It’s easy to get trigger-happy with making value adjustments. Appraisers do this and so do agents. This means whenever we see a difference between two homes, it’s tempting to give some sort of value adjustment. After all, there has to be one, right? Let’s talk about that.
My List of Adjustments (that I used to use): First off, here is the list of adjustments I used to give when I first came into the appraisal industry many years ago. Please DON’T blindly use these adjustments or any list of adjustments (unless they make sense to use). I’d like to say I was giving these adjustments because they were market-derived, but I was really giving them because that’s what I was taught to do. Are these legit?
The Problem: The problem with a list of adjustments is they won’t make sense for every house, price range, neighborhood, or market. Will the adjustments be the same at $100,000 as they would at $1,000,000? Nope.
Adjustments I would’ve given years ago: I did a condo appraisal recently, and here is an example of what my appraisal might have looked like years ago (unfortunately).
I adjusted $5000 to Comp 2 for being located on the first floor since the subject is upstairs (it’s noisy on the first floor, right?). I also adjusted $500 for each year of age difference, a $30 per sq ft for square footage, and $5000 for the subject having a garage. What’s wrong with these adjustments though? Well, first off they are all made-up. Maybe they work, maybe they don’t. How do I know there is an issue with the adjustments in this case? Well, all other competitive sales besides the ones here are around $125,000, and the canned adjustments I gave make my comp adjust out to $136,500. That’s a tell that something clearly isn’t right. Most of all, let’s keep it simple. Do buyers really pay $500 for each year of difference in the age? Or do buyers really pay $5000 for the difference between upstairs and downstairs? In this case probably not.
Here are the adjustments I actually gave:
Why I gave no adjustments:
- Square Footage: The slightly different square footage really didn’t matter for the value. As I compared the 836 model and 890 model, they were selling at about the same price. I know this is a minor example, but there is a very real temptation to try to fill any difference with a value adjustment because it seems like there should be one. Yet sometimes the best thing to do is give no adjustment if that’s what it seems the market does. See this graph to compare both models (pay attention to the most recent sales). A similar instance is when we see an open floorplan at say 1500 sq ft compete very readily with a larger boxy floorplan that is maybe closer to 1700 sq ft. Our initial instinct might be to think the 1700 sq ft home is worth more, but sometimes we have to look at the market and let the market speak to us about value instead of bringing in adjustments right away.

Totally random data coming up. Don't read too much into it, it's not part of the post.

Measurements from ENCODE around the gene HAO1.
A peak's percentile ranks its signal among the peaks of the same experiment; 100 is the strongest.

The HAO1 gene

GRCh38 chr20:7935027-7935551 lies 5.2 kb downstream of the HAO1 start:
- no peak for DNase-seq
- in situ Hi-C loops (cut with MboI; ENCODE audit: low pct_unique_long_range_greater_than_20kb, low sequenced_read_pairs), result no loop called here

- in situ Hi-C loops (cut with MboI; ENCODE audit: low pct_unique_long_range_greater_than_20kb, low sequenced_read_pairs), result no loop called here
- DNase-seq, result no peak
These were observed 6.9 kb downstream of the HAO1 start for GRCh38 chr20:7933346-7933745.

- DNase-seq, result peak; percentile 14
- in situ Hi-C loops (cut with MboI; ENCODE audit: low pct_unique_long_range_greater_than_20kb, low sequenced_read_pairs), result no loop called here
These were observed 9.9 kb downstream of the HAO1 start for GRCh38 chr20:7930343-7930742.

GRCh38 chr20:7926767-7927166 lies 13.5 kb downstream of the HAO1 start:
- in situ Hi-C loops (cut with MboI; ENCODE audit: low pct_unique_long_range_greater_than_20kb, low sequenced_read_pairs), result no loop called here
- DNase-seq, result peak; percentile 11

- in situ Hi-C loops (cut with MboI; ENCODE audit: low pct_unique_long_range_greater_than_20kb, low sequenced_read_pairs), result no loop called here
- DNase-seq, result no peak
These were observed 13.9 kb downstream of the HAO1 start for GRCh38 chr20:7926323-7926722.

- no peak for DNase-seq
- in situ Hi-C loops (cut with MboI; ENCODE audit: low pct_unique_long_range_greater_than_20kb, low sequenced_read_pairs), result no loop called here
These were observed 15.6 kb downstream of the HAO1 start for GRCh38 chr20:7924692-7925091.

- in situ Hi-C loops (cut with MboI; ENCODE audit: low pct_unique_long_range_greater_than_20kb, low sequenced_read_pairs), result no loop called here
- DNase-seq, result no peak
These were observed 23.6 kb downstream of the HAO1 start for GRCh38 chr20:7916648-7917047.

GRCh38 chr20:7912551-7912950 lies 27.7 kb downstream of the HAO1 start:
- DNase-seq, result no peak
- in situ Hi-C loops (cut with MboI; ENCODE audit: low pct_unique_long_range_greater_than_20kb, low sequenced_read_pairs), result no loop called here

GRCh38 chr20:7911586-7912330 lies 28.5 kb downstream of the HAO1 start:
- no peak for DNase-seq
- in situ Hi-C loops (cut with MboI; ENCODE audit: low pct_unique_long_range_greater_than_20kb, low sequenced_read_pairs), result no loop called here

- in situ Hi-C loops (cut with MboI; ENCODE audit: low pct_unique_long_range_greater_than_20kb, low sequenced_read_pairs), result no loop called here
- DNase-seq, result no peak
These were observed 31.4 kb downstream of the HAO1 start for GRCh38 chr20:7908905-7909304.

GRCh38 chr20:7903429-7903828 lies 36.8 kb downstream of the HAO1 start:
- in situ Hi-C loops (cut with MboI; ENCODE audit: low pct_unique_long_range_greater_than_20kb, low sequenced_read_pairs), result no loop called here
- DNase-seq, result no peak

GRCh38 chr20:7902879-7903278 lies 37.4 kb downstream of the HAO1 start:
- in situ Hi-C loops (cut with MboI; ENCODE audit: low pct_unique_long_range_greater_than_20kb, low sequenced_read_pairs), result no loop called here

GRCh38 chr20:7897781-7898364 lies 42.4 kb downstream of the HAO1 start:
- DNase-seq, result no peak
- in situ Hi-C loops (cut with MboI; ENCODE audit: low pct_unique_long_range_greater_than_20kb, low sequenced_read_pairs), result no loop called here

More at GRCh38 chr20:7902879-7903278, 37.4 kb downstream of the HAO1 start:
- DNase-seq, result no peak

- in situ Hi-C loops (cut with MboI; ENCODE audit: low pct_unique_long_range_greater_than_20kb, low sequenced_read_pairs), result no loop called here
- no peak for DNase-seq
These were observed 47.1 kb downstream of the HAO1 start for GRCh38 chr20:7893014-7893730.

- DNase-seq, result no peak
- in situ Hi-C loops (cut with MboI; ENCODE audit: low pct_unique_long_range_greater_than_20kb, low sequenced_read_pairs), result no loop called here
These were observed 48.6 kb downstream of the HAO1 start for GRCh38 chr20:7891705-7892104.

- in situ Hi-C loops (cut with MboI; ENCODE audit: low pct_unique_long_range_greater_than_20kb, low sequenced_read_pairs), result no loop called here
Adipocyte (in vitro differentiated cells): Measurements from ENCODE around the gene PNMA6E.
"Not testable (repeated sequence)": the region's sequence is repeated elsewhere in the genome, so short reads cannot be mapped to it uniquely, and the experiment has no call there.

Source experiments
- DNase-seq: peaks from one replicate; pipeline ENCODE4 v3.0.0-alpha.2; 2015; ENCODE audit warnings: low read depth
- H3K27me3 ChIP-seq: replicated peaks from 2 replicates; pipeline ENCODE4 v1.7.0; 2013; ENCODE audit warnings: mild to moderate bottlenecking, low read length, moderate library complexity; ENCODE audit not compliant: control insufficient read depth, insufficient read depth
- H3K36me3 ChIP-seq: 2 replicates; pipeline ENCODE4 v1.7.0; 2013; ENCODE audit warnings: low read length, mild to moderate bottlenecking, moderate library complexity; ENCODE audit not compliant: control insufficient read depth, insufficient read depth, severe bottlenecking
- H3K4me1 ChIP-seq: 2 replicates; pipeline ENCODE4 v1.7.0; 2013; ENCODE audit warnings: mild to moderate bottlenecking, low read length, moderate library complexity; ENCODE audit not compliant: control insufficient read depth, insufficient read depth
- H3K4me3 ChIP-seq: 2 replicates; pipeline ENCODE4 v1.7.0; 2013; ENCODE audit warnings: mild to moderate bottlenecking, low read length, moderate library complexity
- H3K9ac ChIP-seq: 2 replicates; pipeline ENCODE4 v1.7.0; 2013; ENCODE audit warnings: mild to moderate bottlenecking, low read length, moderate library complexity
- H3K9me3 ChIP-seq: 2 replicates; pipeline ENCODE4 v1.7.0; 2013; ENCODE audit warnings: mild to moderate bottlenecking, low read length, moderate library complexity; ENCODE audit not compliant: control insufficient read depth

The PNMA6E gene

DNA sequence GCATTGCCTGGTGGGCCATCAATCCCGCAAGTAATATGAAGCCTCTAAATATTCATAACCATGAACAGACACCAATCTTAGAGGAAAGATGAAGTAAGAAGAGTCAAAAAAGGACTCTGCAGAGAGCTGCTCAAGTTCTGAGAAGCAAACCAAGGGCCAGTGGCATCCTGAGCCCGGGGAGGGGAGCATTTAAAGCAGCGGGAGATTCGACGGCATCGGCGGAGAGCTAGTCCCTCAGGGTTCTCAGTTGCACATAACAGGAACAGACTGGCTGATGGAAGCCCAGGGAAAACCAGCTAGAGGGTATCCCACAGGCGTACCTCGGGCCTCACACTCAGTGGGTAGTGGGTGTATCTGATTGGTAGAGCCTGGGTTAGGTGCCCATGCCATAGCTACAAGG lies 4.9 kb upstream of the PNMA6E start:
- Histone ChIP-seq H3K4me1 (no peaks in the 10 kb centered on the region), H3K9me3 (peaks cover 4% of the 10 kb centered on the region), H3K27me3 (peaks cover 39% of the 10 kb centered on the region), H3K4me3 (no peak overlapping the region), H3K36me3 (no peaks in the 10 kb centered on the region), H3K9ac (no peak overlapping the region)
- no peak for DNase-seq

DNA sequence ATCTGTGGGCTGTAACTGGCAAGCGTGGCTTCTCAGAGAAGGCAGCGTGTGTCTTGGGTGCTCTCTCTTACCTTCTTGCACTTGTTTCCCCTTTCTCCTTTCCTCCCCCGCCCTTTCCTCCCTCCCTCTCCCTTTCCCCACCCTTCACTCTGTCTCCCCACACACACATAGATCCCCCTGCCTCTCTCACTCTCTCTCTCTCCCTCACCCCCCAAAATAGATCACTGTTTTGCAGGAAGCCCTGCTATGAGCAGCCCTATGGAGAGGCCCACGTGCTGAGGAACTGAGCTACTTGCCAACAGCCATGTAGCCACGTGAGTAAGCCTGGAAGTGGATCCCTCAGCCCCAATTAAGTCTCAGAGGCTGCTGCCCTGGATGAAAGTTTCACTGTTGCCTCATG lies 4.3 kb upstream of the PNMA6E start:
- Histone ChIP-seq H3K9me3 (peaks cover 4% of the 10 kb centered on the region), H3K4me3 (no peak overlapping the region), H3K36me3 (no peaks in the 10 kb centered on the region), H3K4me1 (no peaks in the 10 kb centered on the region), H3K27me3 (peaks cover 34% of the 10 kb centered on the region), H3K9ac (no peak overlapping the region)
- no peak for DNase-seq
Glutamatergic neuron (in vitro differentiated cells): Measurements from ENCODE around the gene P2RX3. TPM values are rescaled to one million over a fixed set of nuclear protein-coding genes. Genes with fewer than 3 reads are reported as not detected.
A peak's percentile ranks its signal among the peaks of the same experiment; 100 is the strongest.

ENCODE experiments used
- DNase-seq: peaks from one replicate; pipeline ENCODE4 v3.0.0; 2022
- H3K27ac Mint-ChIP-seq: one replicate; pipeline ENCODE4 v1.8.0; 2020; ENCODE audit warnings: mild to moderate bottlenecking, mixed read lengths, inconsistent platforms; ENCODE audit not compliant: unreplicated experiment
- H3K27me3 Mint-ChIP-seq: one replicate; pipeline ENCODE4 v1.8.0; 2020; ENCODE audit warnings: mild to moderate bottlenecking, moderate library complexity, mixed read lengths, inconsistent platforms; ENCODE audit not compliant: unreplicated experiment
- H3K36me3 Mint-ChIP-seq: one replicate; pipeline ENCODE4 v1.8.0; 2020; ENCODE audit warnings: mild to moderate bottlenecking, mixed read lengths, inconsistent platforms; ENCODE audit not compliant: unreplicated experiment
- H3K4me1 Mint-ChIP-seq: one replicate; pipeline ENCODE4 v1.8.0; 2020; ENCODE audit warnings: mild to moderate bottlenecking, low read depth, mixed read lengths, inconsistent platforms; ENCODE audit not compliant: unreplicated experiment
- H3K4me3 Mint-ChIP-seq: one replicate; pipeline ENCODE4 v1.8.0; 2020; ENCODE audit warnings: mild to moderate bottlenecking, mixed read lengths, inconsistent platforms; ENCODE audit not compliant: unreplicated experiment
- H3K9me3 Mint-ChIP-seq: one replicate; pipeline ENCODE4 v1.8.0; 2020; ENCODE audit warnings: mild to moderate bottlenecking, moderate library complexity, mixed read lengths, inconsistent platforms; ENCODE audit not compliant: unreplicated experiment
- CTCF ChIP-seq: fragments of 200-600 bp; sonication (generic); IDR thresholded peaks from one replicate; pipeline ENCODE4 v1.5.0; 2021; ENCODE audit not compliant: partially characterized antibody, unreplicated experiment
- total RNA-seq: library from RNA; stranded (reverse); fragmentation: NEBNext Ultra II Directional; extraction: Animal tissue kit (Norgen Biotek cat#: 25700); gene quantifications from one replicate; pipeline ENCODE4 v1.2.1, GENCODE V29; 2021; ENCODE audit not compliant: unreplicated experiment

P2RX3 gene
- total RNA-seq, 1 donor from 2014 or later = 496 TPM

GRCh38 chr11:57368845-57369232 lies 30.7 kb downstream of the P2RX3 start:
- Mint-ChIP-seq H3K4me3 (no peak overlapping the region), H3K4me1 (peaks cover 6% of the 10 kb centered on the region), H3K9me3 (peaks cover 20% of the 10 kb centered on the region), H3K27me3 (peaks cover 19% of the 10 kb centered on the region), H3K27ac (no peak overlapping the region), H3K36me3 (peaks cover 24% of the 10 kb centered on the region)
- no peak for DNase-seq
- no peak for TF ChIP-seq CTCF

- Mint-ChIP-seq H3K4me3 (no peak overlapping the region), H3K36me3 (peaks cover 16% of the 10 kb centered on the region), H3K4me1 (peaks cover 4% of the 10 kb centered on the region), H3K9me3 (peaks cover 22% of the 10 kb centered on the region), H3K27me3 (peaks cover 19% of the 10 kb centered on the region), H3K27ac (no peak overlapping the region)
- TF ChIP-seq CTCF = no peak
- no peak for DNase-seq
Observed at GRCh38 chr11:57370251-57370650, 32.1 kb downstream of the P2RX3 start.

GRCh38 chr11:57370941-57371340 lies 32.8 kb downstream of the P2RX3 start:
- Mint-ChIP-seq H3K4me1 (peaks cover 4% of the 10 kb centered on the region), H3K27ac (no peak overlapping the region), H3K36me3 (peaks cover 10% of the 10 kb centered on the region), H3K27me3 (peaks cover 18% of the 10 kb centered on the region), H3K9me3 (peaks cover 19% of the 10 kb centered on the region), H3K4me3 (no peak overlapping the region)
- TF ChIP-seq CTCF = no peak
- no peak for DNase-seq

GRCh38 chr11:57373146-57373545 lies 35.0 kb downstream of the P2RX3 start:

- Garage Adjustment: It’s understandable to make garage adjustments any time we see a difference in garage count, but in this case properties with and without a 1-car detached garage were selling at about the same level. It’s easy to bust out a knee-jerk $5,000 or $10,000 garage adjustment, but in this case the garages were far away from the actual property, so occupants were using their nearby carports for parking instead, which seemed to lessen the value of the garage. The garage was probably still a marketing point, but I couldn’t justify giving a canned adjustment, so I didn’t give one.
- The Big Picture: All the comps adjusted out to $125,000 to $127,000 whether they were slightly larger or smaller and whether they had a garage or not. In this case I reconciled the value to $127,000 because the subject property was on the second floor (generally more appealing) and it did have a garage (still a marketing point). I didn’t give any actual adjustments in the report, but in a sense I adjusted for the value of the components in the final reconciliation since a buyer would consider the subject property as more of a complete package, and thus pay toward the higher end of the market range.
- Would Buyers Make this Adjustment? I know the example above is an easy one, but even when a property is challenging we need to still ask the basic question of whether a value adjustment makes sense or not. If you lined up a group of interested and qualified buyers, would they really make the adjustment or not? One of the best ways to know is to begin digging into neighborhood sales. We might hear an owner say, “I paid $70,000 for the rear landscaping, so the adjustment is $70,000.” The key would be to find homes that are similar with decked-out landscaping. When sales already have similar features, they tell us what the market has been willing to pay. What we don’t want to do is guess by using only homes with very average landscaping. This is when we start to say, “Well, I think the adjustment is probably $15,000 or $20,000”. Maybe, maybe not. What have properties with similar features actually sold for?
- Focus on the Big Stuff: I recommend not giving small adjustments and instead focusing on the bigger items that probably drive value more such as square footage, condition, upgrades, market conditions, and location. Let’s not get bogged down giving $500 fireplace adjustments, $500 year adjustments, and $1000 covered patio adjustments.
- Your Canned List: It’s easy for any of us to get into a habit of giving canned adjustments. If you have a list of adjustments you tend to give, next time you are giving them, ask yourself if the market really behaves that way. If not, maybe it’s time to stop giving them?
Speaking at AI: I actually got to speak on a panel at the Appraisal Institute’s Fall Conference in San Francisco a few weeks ago about this very topic. What an honor!
I hope this was helpful (I promise not all posts will be longer like this).
Questions: What else would you add? What is takeaway #4?
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